Wild Hearts Can't Be Broken
Think of the stupidest premise for a movie you can. Here's mine: young Mike Tyson's heart-warming quest to turn his go-kart into a subterranean drill-machine so that he can travel to underground Atlantis to sweep the Inter-Planetary unicycle competiton. This premise still isn't as stupid as the premise of Wild Hearts Can't Be Broken. The movie takes place during the 30s, and chronicles young Sorona's dream to join the circus to become a whack-job who jumps a horse off a 40-foot platform into a pool of water. Okay, look, I've got nothing against having a dream and being creative. Just look at this crazy-ass website of mine. But I'll tell you this -- you will never see me become an emotionally charged apostle for the cause of getting on a horse and going full hi-ho silver down into a tank of water. I mean, I can understand wanting to be a professional jockey, but I CAN'T understand wanting to hone the long-forgotten art of bouncing my horse off a trampoline and into vat of popcorn. And if that's what you're into, then that's what you're into. But still, just . . . DAMN, yo.
The very existance of Wild Hearts asks a poignant question: where does the moviegoer draw the line of stupidity? Let's say Disney makes an emotionally charged underdog movie about Chuck Norris making peace with his estranged father so they can form an unstoppable dance troupe of disco-tapdancers who are hired by MI6 to go back in time and stop the Japanese from bombing Pearl Harbor. Should the moviegoer allow his or herself to get wrapped up in this movie's sweeping orchestral-emotional experience? Where do you draw the line of stupidity where you simply won't allow yourself to get empathetically wrapped up in a movie that's retarded enough to need a helmet, harness and token board before it's rolled in the theaters?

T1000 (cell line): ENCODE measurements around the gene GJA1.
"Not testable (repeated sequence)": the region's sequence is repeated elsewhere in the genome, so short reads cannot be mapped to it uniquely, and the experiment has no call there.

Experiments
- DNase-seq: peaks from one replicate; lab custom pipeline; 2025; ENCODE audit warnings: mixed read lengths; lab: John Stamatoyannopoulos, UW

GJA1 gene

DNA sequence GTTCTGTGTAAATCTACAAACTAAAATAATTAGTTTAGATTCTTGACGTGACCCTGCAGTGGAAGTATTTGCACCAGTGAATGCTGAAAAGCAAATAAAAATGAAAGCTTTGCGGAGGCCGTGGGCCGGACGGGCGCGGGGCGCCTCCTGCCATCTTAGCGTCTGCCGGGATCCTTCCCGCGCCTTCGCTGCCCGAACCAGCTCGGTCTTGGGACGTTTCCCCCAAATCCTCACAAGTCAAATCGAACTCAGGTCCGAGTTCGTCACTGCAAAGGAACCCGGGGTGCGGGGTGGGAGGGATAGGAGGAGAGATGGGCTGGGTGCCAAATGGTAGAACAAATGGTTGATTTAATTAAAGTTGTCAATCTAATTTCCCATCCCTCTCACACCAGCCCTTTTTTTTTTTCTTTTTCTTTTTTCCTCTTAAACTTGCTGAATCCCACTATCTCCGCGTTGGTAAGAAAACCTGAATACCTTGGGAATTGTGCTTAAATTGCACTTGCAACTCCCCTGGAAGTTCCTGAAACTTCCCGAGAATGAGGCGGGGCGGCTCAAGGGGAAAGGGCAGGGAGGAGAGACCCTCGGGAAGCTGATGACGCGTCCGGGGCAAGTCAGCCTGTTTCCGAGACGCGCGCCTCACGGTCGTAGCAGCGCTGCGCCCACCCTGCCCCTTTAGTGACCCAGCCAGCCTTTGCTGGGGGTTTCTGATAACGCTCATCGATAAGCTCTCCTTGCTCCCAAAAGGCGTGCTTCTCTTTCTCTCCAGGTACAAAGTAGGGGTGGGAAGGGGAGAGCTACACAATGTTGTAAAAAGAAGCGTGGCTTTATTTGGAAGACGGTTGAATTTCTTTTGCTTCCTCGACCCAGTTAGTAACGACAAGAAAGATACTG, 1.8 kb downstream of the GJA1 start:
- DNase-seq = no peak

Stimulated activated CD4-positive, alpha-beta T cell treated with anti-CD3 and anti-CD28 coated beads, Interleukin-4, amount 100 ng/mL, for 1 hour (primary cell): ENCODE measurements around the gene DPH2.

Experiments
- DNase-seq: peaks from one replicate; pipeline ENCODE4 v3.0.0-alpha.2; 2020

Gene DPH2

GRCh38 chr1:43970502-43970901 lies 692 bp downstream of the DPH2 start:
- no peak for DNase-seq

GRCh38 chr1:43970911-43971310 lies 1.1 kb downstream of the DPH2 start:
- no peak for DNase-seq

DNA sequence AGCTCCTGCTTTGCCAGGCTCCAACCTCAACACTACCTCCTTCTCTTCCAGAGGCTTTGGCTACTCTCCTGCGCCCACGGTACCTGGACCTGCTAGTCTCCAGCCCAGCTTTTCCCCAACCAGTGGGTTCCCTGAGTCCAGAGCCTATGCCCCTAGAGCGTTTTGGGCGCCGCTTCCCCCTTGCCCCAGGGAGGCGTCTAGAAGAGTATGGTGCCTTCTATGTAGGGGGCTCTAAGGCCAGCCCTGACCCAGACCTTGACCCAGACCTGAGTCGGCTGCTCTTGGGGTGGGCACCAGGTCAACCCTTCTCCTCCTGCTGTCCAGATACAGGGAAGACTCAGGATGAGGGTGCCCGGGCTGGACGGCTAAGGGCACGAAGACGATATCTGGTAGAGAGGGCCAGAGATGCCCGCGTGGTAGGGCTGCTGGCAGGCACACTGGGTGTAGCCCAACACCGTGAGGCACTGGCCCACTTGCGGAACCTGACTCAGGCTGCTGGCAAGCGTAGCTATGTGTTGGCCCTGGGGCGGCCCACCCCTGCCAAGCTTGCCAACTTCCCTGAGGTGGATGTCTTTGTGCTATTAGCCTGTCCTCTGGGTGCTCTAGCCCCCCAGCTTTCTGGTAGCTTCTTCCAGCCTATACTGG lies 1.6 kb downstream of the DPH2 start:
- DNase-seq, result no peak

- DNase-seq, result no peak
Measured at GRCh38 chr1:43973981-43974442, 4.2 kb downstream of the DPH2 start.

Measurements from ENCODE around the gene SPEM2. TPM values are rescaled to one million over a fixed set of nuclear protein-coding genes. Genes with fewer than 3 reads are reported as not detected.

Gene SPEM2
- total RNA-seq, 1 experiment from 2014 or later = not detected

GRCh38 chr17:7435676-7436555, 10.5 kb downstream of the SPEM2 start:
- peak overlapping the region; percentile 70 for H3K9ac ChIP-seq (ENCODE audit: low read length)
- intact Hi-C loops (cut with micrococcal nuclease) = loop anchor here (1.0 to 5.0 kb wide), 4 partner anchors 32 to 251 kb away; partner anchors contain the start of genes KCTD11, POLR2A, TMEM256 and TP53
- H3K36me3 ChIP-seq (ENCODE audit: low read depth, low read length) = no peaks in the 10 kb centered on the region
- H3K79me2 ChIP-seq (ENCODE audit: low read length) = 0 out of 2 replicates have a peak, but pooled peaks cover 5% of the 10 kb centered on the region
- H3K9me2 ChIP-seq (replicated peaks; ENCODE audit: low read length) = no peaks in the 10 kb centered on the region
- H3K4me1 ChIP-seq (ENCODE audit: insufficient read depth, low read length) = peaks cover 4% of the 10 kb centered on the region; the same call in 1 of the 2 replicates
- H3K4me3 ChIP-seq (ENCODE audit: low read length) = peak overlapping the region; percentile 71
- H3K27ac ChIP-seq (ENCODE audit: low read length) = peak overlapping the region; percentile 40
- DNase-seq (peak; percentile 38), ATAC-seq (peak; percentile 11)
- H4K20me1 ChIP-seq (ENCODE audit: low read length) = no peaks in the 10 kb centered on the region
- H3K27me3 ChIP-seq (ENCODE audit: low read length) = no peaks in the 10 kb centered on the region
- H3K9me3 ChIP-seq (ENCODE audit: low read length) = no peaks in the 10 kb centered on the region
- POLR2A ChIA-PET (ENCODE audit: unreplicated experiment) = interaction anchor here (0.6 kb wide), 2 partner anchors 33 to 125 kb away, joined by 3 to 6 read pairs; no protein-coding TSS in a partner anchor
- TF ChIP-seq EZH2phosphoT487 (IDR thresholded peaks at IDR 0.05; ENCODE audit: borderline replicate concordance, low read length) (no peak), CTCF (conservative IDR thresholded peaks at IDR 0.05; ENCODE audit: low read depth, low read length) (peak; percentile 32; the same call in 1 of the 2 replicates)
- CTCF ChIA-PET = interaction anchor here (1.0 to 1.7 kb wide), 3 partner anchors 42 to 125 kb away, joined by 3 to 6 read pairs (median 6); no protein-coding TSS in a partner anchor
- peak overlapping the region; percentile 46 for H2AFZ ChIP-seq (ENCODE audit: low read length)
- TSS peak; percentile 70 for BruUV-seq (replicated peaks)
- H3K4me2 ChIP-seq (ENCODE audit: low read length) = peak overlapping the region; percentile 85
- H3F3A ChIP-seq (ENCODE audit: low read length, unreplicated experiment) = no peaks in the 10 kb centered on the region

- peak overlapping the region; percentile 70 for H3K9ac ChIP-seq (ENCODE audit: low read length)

But I think the saddest part about Wild Hearts is that it takes itself very, very seriously. I watched the preview, and it showed this slow-motion 40-foot horse-jump while this emotional music played. It was supposed to touch my heart with underdog-loving go-get-em-ism, but it didn't. I may as well have been watching Robert DiNeiro play a persecuted shoe-shine boy who spends his tearful free time in the garage designing the perfect recumbent bicyle so that he can win Chicago's annual recumbent bike death-race competition, which has always been dominated by mob bosses . . . until now.
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